If the angle between the sloped surface and the horizontal is θ, then the magnitude of the normal force (perpendicular to the surface) will be



Since the weight is equal to the mass of the object multiplied by the acceleration due to gravity, ,



The remaining component of the weight has a magnitude of . If the object is in equilibrium, and therefore all of the forces add to zero, then this is also the magnitude of the force of friction.

Friction

When an object sits or slides on an angled surface, or when a force pushes an object over a surface, a reaction force called friction resists the motion. Friction is caused by interactions between the tiny cracks, bumps, and imperfections in the surfaces that are in contact. Even on the same surface, two objects with the same mass but made of different materials can experience different forces of friction.

When an object is moving over a surface, it experiences "kinetic" friction. The magnitude of the kinetic friction force depends on two values. One of these is the magnitude of the normal force, η, exerted by the surface on the sliding object. The normal force was defined in the previous section. The second value is called the "coefficient of kinetic friction", and it is represented by the Greek letter μ ("mu"), with the subscript k (for kinetic). The coefficient of kinetic friction is written μk, which is pronounced "mu-sub-k". The force of kinetic friction has a magnitude,



It is important to note that, even though this depends on the magnitude of the normal force η, the vector for the force of kinetic friction is perpendicular to the vector for the normal force ,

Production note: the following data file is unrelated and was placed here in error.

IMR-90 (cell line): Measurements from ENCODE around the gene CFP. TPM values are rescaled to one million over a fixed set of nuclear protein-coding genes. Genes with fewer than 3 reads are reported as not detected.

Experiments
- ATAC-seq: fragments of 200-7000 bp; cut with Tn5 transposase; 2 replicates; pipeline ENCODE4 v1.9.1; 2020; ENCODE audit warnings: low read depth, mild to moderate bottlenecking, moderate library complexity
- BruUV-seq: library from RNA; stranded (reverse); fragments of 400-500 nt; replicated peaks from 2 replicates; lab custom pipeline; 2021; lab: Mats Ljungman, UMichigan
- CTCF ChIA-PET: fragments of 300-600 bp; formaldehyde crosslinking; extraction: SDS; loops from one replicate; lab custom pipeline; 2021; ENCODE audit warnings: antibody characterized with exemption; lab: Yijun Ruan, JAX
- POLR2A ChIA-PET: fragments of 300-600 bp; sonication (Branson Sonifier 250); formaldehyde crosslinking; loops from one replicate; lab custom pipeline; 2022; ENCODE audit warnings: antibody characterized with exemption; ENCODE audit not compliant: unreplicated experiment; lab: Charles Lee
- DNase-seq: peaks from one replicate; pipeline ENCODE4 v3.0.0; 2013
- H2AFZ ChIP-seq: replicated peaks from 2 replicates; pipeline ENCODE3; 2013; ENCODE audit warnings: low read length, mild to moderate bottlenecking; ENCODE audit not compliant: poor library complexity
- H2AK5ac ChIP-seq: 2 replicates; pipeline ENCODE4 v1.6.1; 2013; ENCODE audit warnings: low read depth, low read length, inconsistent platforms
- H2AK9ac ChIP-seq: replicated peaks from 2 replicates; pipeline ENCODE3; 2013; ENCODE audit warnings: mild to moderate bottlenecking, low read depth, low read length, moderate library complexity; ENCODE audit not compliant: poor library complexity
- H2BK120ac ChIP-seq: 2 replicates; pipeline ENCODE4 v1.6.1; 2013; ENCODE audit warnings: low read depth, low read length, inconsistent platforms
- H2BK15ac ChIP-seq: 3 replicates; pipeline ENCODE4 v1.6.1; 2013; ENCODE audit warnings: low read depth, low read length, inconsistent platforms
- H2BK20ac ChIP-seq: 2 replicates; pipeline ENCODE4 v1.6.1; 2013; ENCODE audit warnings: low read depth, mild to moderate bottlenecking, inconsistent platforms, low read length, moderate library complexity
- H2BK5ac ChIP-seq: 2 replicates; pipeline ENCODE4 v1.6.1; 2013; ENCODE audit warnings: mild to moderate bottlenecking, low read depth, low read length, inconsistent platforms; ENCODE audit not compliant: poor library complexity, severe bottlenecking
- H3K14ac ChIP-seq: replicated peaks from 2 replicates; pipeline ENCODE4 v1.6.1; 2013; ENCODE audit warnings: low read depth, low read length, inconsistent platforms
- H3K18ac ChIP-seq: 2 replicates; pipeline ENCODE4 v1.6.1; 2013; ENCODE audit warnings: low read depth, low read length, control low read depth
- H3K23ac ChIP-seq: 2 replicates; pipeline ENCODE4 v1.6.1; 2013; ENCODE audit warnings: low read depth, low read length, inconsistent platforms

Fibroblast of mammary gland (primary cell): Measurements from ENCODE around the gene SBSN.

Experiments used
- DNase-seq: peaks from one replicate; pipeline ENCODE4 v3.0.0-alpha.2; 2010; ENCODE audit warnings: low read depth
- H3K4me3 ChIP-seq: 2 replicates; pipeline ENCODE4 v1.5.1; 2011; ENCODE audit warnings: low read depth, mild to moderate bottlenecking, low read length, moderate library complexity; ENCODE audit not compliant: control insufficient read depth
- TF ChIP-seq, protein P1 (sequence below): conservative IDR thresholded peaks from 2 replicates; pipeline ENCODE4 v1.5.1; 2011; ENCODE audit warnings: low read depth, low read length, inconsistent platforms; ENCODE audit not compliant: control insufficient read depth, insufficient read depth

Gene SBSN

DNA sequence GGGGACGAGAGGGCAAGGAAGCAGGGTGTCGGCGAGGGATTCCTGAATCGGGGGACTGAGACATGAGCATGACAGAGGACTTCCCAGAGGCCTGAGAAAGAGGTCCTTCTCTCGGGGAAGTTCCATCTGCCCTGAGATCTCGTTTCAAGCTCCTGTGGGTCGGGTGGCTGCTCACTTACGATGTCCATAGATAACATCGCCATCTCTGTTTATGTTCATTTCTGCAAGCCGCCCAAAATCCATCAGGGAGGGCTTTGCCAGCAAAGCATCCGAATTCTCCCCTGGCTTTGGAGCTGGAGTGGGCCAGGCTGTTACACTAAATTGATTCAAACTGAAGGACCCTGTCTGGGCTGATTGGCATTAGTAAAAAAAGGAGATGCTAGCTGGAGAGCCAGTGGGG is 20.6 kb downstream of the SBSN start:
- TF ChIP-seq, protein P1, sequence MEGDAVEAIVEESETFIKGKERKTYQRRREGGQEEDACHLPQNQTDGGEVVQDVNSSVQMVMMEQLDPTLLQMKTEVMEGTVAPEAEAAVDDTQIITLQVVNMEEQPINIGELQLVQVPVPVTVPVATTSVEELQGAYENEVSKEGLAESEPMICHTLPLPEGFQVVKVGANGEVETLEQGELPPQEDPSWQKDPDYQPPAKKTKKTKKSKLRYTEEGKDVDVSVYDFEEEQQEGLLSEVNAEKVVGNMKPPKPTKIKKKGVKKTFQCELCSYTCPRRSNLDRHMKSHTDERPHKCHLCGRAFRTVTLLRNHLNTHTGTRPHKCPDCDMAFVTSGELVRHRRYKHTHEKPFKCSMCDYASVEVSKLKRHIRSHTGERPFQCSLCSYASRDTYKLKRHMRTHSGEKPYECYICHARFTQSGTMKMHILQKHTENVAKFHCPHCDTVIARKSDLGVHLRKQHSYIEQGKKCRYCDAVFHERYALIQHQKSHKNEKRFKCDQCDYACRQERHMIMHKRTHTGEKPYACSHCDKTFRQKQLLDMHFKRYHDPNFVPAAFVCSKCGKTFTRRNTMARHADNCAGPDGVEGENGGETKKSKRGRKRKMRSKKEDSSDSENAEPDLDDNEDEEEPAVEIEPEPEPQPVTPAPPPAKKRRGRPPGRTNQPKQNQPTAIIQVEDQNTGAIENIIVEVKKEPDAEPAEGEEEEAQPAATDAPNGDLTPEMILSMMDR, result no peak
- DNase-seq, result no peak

When an object is not moving relative to a surface, the friction force it may experience is called static friction. The static friction is written . Static friction is different from kinetic friction for two reasons. First, the magnitude of the static friction depends on the force that is attempting to move the object. It can range from zero to a maximum value, beyond which the object starts moving. The second difference is that the maximum value of the static friction can be greater than the kinetic friction. Often, it requires a greater force to start an object moving than it does to keep an object in motion.

The maximum value of the static friction is written . Beyond this value an object begins to move,. If an object is sitting on a surface (for example, a book on a table), and a force is applied parallel to the surface, then so long as the object does not move, the force of static friction is,



The force of static friction is equal in magnitude and opposite in direction to the force that is applied to the object. The force of static friction can have any value between zero and its maximum,



The maximum magnitude of the static friction depends on two values. The first is the magnitude of the normal force, η, exerted by the surface. The second value is the "coefficient of static friction". It is represented by the Greek letter μ ("mu"), with the subscript s. The value of μs is often greater than the value of the coefficient of kinetic friction μk.

The maximum force of static friction has magnitude,



Therefore, the static friction has magnitude,



It is important to note that, even though this depends on the magnitude of the normal force η, the vector for the force of static friction is perpendicular to the vector for the normal force ,